Ice-skating at Wollman Rink, Central Park

Wollman Rink, Central Park NYC
This is how excited my sister got when she finally tore herself away from her clingy kids and skated for like five minutes.

Halloween - Kiddy Style

Halloween in NYC
I haven’t been to anywhere else in the world where people celebrated Halloween as seriously as the New Yorkers do.

Thanksgiving Once More

Thanksgiving Dinner, NYC
Two full days of cooking with my sister and one of the best dinners we've made together. We were too exhausted to eat during dinner time, but it was worth every achy feet. Possibly my last one in the USA because it’ll be strange to celebrate Thanksgiving in India, no?

My Farewell Party

Farewell dinner, NYC
One of the many in the past few years. This one organized by a very good friend, N.

Saying goodbyes were never easy for me. If I had a choice, I’d give up goodbyes eternally. I recalled being surprisingly calm when I shut the door for the very last time to my little 100-year-old tenement apartment on Mott Street, which I’ve lived independently for more than 3 years.

Window-living room
The living room window which is often blocked by my 18" flatscreen TV. Right outside the window is a tired-looking fire escape, weakly attached to the building walls which has a signboard that says something along the line of “if you get caught standing here, you’ll be fined $5”.

Bath-kitchen-dining Room
My unforgettable kitchen, dining and bathroom.

When it was time to say goodbye, I recalled it being a bit tough to hug everyone while putting on a fake "I'm alright" smile and holding back sobs. I was told life goes on, and you just have to go with it. I’m looking forward to my new home (it should be ready any day now...) and a new chapter but needless to say, I’ll be missing New York, especially the people in it.

Jules, latest edition to the family
Jules, the latest edition to my family.

Wednesday, December 29, 2010

A Muslim Wedding in Ooty

I can safely say that I have attended more Indian weddings than any other types of weddings. If the last Indian wedding I went to in Goa was way too hot, this Indian wedding in Ooty was slightly too cold. Nonetheless, it was beautiful and a lot of fun, despite catching a bad cold. It was a good excuse not to drink shots.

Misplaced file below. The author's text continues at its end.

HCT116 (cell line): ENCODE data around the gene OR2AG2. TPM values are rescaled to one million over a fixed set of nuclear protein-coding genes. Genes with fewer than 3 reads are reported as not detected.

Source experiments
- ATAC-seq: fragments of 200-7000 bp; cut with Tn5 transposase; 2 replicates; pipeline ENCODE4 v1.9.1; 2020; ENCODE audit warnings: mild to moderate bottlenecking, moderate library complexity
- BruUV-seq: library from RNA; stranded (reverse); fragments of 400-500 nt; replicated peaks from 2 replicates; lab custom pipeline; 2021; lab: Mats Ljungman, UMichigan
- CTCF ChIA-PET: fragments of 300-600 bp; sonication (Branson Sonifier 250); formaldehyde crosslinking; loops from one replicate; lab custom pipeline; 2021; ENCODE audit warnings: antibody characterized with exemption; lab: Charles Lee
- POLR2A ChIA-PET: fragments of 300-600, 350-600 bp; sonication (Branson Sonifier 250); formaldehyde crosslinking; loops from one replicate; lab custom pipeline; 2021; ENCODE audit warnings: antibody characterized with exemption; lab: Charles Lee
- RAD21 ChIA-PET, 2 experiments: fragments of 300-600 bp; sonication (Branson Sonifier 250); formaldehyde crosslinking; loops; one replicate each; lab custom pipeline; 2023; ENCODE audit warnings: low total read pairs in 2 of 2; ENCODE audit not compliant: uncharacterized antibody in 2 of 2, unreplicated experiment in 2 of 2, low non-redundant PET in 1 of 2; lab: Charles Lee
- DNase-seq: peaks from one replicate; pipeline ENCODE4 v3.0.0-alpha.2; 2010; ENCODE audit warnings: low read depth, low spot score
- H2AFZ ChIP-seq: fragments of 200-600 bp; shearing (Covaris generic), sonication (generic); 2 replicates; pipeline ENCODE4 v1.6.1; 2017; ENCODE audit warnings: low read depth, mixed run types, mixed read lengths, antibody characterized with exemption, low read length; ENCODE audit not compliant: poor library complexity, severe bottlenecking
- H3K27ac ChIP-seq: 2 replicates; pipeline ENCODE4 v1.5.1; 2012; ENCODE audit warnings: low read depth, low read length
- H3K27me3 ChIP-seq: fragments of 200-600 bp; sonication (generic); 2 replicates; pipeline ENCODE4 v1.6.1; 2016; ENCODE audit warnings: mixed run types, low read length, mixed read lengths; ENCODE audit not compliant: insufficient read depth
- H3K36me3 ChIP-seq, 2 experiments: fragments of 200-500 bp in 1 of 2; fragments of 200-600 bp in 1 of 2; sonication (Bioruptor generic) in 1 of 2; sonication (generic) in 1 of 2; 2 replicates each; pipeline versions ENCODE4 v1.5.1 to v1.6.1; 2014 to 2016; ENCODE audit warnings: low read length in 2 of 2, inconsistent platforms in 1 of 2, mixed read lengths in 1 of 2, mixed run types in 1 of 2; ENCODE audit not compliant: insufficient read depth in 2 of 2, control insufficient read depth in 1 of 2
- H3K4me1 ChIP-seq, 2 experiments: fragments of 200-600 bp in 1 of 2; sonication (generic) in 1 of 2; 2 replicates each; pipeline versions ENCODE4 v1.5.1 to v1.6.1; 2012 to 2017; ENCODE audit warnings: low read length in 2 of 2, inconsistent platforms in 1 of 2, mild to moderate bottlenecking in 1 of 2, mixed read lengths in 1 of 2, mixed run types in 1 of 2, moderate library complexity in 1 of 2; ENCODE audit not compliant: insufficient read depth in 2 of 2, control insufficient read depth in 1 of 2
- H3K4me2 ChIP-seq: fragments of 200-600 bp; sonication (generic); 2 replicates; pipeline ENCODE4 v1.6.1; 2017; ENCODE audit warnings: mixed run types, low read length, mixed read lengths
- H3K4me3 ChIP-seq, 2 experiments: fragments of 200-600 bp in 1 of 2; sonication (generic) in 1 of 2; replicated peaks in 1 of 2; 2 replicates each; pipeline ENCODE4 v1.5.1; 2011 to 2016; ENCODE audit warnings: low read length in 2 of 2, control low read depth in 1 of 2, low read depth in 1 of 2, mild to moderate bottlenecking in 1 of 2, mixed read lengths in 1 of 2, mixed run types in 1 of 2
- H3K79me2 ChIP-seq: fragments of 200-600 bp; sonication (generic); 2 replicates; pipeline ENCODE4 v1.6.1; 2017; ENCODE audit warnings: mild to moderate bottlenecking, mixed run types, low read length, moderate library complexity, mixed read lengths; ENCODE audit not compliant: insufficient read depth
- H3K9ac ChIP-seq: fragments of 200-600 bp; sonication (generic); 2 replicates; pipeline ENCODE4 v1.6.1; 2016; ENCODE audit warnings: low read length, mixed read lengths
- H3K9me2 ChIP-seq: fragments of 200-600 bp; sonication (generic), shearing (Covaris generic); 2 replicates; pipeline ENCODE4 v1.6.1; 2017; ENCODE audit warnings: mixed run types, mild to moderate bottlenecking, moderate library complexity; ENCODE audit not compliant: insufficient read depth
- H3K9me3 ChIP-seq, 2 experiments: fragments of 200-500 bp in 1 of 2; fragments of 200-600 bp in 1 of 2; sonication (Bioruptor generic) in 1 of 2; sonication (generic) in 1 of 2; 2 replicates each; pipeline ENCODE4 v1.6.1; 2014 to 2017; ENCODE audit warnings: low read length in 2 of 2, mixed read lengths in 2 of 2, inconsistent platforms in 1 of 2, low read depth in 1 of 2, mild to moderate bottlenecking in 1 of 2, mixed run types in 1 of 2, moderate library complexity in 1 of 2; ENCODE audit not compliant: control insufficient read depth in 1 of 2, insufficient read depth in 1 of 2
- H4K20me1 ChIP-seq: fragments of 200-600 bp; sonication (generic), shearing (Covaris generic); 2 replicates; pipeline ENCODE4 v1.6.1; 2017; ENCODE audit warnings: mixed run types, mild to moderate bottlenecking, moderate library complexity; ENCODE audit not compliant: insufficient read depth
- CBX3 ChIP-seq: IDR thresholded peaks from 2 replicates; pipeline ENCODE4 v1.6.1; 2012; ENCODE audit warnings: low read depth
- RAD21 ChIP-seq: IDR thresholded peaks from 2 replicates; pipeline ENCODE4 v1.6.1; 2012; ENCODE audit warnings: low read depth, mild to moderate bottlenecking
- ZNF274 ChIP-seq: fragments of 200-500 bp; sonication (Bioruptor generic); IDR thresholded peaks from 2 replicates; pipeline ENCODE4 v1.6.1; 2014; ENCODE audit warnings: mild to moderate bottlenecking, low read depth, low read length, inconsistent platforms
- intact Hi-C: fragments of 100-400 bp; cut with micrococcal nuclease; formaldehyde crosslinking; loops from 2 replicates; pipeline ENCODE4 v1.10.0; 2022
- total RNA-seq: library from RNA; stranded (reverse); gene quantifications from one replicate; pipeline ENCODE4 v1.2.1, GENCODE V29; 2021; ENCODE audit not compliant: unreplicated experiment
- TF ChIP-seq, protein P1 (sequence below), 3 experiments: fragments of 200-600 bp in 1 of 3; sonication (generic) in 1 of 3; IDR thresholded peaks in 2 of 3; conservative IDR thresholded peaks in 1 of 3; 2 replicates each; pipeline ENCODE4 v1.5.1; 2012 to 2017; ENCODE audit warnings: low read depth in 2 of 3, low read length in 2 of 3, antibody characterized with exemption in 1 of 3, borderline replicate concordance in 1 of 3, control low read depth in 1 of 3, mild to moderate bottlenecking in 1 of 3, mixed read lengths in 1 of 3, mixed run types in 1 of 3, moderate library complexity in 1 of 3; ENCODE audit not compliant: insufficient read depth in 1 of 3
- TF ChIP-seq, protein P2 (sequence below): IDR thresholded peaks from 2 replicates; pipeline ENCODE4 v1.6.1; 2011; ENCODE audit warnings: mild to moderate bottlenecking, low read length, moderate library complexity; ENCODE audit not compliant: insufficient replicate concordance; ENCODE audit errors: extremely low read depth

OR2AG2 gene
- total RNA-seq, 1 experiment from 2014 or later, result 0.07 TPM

Ooty Ooty, where the air is crisp and the skies are (occasionally) blue.

Day 1: The Sangeet
Sangeet @ The Taj Savoy Hotel
A nicely choreographed Bollywood-style dance by the bride's good friends.

Sangeet @ The Taj Savoy Hotel

Day 2: The Brunch & The Manjha Ceremony
At brunch
At brunch.

Bride in a beautiful white saree.

At brunch
Live band at brunch. This is "A"'s dad singing a Louis Armstrong song.

Manjha event space
Manjha ceremony area. Manjha ceremony is when the bride is smeared all over with haldi (turmeric) paste usually provided by the groom's family. I think this is also when the bride gets all the wonderful gifts from him and his family.

Day 3: The Nikah (Wedding Ceremony)
The Nikah (wedding ceremony)
The bride and her entourage.

The Nikah (wedding ceremony)
Traditionally, the women and men are to be seated separately, but we didn't do that at this wedding. The bride has to stay under the veil until her husband unveils her.

@ The Nikah (wedding ceremony)
Bride taking a peek from under her veil, for a group photo.

The Nikah (wedding ceremony)
And finally, the happy newly weds.

For more photographs on the wedding, click here.

Note: To drive from Bangalore to Ooty, if you leave by 6 a.m, it will take about seven hours. Any later than that, with the bad traffic, your journey, like ours, will be an additional two hours or more. If you are prone to car sickness, like me, you should take a motion sickness pill before the start of your journey. Or if time is not an issue, I highly recommend you stop and spend a night at one of the resorts in Masinagudi (a forest reserve in Tamil Nadu). If you're lucky, you might spot a wild animal or two.

Wild elephants @ Masinagudi
A wild elephant at Masinagudi

Jungle Retreat, Masinagudi, on our way to Ooty
Jungle Retreat at Masinagudi. Click here for their website.